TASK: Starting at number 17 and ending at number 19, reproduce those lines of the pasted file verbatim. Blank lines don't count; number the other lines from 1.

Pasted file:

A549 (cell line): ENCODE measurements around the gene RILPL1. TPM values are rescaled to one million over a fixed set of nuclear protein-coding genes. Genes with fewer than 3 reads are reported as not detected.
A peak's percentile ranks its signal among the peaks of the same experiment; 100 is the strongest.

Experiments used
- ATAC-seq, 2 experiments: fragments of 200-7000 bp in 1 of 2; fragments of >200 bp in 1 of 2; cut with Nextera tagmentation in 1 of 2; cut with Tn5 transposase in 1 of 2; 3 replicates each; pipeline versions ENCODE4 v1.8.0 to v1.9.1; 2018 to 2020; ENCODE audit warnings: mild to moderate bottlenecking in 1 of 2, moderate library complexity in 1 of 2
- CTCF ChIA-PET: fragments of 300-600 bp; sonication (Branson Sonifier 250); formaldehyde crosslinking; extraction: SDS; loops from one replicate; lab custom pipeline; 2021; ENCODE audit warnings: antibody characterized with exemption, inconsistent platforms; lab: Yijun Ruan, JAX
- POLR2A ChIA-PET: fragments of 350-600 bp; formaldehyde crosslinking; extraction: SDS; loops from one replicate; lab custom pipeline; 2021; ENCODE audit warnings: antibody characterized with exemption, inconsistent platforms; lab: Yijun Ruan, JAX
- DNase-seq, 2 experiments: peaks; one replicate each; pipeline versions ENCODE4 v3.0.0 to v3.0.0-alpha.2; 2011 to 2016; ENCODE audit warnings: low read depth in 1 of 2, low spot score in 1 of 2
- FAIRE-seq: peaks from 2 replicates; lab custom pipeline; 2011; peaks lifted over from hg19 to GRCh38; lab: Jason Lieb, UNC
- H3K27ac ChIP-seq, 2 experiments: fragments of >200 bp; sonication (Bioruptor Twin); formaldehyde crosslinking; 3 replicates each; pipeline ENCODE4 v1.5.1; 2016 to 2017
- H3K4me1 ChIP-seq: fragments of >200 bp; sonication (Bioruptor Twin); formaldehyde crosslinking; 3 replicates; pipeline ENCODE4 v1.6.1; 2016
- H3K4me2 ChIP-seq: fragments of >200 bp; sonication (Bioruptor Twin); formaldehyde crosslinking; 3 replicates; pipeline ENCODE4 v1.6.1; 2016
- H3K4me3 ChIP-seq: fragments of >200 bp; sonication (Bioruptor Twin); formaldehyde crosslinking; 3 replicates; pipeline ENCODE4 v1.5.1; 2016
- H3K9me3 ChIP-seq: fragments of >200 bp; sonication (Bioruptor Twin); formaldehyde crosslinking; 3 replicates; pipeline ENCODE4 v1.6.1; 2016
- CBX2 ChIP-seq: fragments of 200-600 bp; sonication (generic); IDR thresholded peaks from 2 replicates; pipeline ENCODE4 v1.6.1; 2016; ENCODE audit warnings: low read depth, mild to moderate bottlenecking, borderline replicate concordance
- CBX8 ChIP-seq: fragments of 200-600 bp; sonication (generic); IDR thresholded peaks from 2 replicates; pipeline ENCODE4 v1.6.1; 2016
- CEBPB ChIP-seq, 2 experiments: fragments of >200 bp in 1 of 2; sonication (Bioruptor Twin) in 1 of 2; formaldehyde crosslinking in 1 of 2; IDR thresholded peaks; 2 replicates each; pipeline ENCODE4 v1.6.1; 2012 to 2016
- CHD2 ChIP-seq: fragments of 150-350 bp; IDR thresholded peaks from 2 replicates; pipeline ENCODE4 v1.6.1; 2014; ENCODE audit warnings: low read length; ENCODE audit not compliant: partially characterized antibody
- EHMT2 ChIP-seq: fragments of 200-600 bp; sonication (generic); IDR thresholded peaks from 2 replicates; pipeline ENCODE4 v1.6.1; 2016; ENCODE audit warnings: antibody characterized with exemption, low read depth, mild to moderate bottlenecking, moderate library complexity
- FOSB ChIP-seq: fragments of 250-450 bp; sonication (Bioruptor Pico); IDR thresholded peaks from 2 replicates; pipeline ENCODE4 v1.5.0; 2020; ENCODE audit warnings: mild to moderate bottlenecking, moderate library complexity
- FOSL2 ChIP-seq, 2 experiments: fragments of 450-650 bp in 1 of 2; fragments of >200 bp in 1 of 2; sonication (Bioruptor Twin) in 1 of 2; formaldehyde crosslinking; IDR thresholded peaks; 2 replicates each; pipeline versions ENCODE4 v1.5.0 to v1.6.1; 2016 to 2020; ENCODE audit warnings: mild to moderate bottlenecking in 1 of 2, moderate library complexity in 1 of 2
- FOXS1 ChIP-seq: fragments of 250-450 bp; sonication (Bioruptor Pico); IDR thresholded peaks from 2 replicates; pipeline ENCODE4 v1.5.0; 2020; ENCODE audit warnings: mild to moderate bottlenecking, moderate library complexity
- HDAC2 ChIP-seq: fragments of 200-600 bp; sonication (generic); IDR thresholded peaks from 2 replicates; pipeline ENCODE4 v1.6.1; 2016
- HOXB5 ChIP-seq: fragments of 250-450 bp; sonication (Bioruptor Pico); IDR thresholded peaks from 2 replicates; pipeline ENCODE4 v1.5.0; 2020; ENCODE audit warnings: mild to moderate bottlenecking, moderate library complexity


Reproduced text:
- CHD2 ChIP-seq: fragments of 150-350 bp; IDR thresholded peaks from 2 replicates; pipeline ENCODE4 v1.6.1; 2014; ENCODE audit warnings: low read length; ENCODE audit not compliant: partially characterized antibody
- EHMT2 ChIP-seq: fragments of 200-600 bp; sonication (generic); IDR thresholded peaks from 2 replicates; pipeline ENCODE4 v1.6.1; 2016; ENCODE audit warnings: antibody characterized with exemption, low read depth, mild to moderate bottlenecking, moderate library complexity
- FOSB ChIP-seq: fragments of 250-450 bp; sonication (Bioruptor Pico); IDR thresholded peaks from 2 replicates; pipeline ENCODE4 v1.5.0; 2020; ENCODE audit warnings: mild to moderate bottlenecking, moderate library complexity